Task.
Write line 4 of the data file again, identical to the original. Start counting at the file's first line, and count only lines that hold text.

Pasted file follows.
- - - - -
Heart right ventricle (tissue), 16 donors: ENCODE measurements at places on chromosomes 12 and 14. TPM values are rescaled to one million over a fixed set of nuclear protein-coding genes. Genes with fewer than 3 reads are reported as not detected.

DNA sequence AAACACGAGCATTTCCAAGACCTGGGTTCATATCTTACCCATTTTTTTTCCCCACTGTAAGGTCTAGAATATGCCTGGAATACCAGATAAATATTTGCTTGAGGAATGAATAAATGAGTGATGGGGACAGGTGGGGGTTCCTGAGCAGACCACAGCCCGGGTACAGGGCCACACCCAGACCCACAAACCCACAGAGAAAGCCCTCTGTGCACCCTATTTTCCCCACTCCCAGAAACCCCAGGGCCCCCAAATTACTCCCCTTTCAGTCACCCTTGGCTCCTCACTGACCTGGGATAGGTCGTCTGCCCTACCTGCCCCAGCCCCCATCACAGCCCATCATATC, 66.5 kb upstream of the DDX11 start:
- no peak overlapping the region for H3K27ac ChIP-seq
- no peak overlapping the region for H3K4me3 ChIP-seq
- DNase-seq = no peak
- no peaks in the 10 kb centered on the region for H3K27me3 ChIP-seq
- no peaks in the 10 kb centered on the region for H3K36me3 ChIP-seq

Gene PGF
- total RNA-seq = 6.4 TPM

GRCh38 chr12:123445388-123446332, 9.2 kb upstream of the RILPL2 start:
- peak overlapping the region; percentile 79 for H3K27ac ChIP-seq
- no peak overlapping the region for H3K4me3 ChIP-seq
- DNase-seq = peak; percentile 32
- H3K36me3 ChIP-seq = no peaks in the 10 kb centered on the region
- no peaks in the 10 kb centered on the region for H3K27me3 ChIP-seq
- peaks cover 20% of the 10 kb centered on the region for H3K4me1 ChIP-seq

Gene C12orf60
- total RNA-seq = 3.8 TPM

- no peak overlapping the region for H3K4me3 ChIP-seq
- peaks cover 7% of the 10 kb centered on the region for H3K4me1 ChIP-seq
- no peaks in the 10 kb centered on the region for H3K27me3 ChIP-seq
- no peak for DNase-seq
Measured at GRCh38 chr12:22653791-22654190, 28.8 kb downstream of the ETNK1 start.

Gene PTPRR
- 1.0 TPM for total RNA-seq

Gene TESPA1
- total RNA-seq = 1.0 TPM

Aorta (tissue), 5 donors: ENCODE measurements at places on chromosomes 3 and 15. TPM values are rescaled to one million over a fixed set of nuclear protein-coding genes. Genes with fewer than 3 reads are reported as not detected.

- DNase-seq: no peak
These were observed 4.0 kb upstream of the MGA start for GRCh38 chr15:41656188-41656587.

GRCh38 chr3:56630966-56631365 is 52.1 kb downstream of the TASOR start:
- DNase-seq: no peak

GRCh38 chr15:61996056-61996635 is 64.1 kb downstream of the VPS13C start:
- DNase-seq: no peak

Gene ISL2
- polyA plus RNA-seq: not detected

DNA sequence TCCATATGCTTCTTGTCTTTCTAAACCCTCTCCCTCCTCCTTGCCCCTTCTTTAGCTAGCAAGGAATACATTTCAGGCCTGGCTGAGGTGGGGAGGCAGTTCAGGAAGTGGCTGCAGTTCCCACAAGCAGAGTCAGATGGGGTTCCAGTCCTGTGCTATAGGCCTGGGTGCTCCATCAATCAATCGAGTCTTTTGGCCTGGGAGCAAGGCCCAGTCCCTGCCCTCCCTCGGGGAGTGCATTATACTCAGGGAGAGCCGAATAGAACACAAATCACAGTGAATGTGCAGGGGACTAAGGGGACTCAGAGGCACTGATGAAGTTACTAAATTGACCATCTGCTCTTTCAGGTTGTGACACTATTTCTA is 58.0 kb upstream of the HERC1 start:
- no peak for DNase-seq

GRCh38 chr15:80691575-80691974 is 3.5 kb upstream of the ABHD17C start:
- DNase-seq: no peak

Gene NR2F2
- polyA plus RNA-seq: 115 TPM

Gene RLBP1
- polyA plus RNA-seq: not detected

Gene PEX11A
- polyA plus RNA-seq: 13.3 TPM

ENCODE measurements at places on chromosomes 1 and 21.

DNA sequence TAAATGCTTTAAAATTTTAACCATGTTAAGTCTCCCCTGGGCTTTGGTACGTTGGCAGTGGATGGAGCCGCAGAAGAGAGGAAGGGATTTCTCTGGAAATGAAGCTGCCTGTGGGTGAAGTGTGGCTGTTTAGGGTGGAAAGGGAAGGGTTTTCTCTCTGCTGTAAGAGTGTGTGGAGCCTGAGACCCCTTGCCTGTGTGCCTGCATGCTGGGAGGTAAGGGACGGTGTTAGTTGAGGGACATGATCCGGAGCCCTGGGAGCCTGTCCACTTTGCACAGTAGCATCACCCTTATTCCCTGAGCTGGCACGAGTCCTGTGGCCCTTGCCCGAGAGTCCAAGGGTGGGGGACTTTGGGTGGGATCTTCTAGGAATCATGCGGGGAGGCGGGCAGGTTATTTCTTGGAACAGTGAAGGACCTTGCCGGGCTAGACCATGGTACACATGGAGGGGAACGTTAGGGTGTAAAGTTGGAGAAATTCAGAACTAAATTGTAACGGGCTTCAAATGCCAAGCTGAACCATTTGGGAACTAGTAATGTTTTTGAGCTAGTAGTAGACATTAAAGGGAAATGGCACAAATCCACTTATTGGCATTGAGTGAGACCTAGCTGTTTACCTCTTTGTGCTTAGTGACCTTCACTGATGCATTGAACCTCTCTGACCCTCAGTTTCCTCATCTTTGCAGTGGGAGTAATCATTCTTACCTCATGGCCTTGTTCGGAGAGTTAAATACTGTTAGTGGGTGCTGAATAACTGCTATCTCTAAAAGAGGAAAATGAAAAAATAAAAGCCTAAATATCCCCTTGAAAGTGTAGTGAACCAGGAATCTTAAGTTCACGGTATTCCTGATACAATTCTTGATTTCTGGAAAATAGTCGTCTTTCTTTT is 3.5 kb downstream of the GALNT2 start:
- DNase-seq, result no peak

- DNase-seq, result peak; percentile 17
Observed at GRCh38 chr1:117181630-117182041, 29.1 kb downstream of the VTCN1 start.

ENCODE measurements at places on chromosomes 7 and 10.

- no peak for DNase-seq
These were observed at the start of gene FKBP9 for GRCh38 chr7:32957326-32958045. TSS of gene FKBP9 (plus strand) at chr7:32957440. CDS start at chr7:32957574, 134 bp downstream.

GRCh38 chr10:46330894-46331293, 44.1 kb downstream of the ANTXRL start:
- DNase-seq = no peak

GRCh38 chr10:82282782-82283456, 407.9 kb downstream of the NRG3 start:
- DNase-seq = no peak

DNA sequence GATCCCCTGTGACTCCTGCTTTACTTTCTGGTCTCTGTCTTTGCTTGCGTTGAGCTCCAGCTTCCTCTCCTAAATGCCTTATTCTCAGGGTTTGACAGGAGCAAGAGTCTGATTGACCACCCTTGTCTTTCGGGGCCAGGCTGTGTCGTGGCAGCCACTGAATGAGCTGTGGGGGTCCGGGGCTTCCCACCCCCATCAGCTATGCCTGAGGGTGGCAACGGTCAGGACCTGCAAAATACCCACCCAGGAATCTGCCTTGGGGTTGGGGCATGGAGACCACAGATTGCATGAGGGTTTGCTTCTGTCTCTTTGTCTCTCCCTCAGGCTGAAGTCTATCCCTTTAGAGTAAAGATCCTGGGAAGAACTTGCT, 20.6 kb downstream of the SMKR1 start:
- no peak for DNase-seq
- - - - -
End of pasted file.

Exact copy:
- no peak overlapping the region for H3K4me3 ChIP-seq